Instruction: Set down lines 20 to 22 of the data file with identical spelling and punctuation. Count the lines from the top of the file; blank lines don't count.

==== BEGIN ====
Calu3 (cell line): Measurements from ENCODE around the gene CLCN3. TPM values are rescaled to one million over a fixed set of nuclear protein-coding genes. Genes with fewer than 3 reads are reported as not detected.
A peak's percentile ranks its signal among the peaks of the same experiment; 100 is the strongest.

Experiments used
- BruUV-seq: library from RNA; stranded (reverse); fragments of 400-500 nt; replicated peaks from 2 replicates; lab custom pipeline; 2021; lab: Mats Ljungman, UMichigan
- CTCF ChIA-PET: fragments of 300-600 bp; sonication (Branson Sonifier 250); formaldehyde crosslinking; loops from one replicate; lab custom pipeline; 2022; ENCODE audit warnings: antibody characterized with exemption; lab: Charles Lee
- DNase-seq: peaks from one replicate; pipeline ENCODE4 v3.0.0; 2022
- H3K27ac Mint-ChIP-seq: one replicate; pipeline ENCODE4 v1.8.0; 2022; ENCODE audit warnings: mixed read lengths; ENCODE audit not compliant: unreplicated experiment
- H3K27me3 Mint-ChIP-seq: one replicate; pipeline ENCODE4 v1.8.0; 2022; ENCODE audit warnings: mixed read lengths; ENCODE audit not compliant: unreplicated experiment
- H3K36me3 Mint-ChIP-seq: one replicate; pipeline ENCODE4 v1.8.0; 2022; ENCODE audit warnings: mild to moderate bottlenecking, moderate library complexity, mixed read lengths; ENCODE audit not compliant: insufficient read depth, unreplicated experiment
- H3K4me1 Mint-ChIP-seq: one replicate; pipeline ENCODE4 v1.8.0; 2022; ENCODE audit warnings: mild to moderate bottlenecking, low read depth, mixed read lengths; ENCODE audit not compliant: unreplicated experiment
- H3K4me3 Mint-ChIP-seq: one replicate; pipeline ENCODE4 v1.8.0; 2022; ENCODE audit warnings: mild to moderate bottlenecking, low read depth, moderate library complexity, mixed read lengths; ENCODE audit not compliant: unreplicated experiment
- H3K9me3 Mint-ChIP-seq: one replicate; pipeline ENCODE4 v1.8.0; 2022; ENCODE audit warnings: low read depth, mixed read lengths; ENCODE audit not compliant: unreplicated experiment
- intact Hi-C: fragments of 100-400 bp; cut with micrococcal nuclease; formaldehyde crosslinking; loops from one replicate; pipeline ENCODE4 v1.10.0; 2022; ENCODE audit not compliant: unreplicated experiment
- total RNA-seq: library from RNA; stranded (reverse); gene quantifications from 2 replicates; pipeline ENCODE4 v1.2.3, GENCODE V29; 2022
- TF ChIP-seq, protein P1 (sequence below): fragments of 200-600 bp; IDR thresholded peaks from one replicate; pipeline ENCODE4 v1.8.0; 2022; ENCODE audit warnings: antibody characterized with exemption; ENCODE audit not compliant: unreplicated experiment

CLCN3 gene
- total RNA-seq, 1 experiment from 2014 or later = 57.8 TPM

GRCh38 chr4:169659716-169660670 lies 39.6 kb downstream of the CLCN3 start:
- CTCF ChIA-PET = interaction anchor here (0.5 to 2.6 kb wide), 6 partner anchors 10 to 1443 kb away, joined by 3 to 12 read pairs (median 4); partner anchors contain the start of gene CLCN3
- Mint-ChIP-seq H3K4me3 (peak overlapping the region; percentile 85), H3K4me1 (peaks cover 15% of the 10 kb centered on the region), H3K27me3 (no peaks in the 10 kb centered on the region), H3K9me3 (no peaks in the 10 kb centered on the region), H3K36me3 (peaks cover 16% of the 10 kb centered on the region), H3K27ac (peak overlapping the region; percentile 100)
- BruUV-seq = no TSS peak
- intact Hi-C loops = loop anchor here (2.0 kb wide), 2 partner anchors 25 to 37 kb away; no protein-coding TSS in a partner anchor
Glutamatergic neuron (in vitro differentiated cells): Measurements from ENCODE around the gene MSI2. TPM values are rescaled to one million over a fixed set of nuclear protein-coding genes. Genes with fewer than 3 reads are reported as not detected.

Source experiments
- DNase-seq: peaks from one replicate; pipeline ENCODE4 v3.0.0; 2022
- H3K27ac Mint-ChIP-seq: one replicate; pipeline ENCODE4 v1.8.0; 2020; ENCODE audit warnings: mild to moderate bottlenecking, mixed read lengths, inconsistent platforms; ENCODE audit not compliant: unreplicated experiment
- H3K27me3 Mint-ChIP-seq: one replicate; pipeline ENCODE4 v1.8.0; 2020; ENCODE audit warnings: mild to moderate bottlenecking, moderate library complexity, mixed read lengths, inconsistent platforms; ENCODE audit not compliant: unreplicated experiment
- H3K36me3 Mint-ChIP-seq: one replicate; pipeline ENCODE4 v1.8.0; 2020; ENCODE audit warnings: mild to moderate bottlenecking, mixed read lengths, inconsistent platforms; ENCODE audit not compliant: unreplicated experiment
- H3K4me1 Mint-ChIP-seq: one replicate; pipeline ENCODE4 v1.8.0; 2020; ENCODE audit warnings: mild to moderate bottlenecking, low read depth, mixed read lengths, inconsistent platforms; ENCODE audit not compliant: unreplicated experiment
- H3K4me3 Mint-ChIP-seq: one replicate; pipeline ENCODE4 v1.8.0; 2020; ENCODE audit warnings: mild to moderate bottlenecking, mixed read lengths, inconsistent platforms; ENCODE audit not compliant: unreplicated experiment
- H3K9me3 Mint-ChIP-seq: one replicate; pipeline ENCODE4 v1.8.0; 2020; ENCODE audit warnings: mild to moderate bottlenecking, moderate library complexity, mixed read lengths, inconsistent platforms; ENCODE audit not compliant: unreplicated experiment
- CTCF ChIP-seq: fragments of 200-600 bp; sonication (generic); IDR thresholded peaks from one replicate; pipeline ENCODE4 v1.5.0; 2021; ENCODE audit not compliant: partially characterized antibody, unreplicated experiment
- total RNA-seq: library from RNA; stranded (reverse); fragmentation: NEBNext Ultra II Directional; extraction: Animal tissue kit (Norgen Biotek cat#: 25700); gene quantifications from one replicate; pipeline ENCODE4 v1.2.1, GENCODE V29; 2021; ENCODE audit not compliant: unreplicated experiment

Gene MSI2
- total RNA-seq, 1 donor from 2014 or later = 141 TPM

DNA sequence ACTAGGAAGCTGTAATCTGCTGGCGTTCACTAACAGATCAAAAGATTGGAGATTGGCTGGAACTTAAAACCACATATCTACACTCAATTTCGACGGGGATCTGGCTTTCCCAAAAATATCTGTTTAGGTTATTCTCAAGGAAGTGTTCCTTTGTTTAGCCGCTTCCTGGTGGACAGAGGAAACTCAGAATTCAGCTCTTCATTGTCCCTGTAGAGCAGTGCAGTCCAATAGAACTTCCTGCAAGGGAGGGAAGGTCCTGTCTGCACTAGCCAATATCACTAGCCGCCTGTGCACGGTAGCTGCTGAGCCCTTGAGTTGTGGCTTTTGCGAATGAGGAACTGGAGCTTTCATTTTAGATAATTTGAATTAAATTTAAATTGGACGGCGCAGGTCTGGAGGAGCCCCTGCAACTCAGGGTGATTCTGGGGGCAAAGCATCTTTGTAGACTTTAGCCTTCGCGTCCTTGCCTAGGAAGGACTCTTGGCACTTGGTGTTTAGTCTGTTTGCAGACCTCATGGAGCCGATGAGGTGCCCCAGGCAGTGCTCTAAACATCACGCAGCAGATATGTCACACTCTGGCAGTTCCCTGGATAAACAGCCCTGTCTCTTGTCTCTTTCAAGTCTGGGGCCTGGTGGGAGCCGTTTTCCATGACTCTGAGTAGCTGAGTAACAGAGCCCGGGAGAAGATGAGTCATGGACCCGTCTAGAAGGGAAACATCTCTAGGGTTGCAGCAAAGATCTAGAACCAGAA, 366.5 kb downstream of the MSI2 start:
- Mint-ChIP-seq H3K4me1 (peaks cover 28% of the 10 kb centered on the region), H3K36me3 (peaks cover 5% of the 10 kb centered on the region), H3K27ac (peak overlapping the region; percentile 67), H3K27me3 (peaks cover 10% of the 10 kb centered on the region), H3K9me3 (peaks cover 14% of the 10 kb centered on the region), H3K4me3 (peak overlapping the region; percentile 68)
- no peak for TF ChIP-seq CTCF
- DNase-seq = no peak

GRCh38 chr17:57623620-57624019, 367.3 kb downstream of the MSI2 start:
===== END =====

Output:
- Mint-ChIP-seq H3K4me3 (peak overlapping the region; percentile 85), H3K4me1 (peaks cover 15% of the 10 kb centered on the region), H3K27me3 (no peaks in the 10 kb centered on the region), H3K9me3 (no peaks in the 10 kb centered on the region), H3K36me3 (peaks cover 16% of the 10 kb centered on the region), H3K27ac (peak overlapping the region; percentile 100)
- BruUV-seq = no TSS peak
- intact Hi-C loops = loop anchor here (2.0 kb wide), 2 partner anchors 25 to 37 kb away; no protein-coding TSS in a partner anchor